Can you tell the difference between a 1080p display with over 400 PPI from one with lower specs? Just how important are specs when it comes to a pleasing display? As with most things, people tend to greatly overestimate their ability to distinguish the nature of highly complex things.
Inverse explained why it is hard to tell the resolution difference in a piece called “The iPhone XR Might Have an ‘Inferior’ Screen, but You Won’t Be Able to Tell.” They quoted DisplayMate CEO.
“Most of Apple’s recent smartphones, including the iPhone XR have 326 PPI, which appears perfectly sharp for 20/20 vision down to a viewing distance of 10.5 inches. Increasing the PPI would provide no visual benefit for humans,” he said. “It is absolutely pointless to further increase the display resolution and PPI for a marketing wild goose chase into the stratosphere.”
A case in point is the iPhone XR display compared to higher resolution displays with more dense PPI. When Apple first released the specs of the iPhone XR’s display, some on the internet lost their minds. It was setting up to be the next “gate”-worthy scandal. The negative talking points had already emerged: How could Apple release a flagship phone in 2018 without a 1080/display?
Then, this happened. Jonathan Morrison set up a blind comparison between an iPhone XR and an Android phone with the same size display at 1080p and higher PPI. He put together a contraption that showed only the displays without the bezels or notches so that there was no way to identify the two phones.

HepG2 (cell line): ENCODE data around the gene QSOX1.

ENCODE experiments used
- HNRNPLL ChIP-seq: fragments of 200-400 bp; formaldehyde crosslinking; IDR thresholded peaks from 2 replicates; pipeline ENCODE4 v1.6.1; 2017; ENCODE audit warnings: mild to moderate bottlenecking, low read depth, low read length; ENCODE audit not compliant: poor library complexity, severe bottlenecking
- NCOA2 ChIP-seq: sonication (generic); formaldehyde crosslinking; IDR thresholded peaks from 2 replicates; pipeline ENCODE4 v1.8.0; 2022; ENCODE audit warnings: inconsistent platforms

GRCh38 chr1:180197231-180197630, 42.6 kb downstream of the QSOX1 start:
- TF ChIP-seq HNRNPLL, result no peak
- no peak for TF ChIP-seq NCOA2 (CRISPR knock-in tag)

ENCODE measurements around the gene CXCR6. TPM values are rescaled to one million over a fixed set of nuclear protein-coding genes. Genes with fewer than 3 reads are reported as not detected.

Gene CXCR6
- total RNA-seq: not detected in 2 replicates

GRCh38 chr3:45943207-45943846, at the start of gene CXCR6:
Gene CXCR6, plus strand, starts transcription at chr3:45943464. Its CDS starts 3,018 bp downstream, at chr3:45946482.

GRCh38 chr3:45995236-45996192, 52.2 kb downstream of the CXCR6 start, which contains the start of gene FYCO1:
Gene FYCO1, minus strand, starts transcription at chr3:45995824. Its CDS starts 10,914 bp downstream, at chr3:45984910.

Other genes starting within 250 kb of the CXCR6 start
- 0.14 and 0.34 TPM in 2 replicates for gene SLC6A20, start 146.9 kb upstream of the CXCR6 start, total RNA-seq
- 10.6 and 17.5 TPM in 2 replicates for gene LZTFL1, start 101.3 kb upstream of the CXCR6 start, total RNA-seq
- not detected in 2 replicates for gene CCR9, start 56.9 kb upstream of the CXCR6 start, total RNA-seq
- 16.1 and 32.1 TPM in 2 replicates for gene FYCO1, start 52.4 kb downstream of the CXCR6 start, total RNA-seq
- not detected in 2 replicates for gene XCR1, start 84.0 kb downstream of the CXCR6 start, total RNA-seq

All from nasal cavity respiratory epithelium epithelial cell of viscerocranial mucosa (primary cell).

The people in the video apparently were told that one of them was iPhone XR and that it had a lower resolution. So they were just picking between the best and worst, assuming the worst was the iPhone. You can see the results in his video “Watch EVERYONE pick the iPhone XR over a 1080p Screen.”
The participants fancied themselves greater experts than they turned out to be. They put their faces within inches of the phones. They walked around the setup and considered both phones at extreme angles. In the video, some were told what phones were being compared. Yet some were convinced that one of them was OLED. They even thought they were comparing the iPhone XR with the iPhone XS.
After giving it the most careful consideration and applying everything they knew about smartphone displays, they all came to the conclusion that the one on the right was the one with the higher resolution, and possibly OLED display. The one on the right was the iPhone XR.
There are many factors that go into a good display. Resolution might well be the least of them; Apple has been producing LCD panels that push the tech to its outer limits for years. It is a good reminder that not all panels are equal. It is a little like comparing cameras based solely on resolution and megahertz.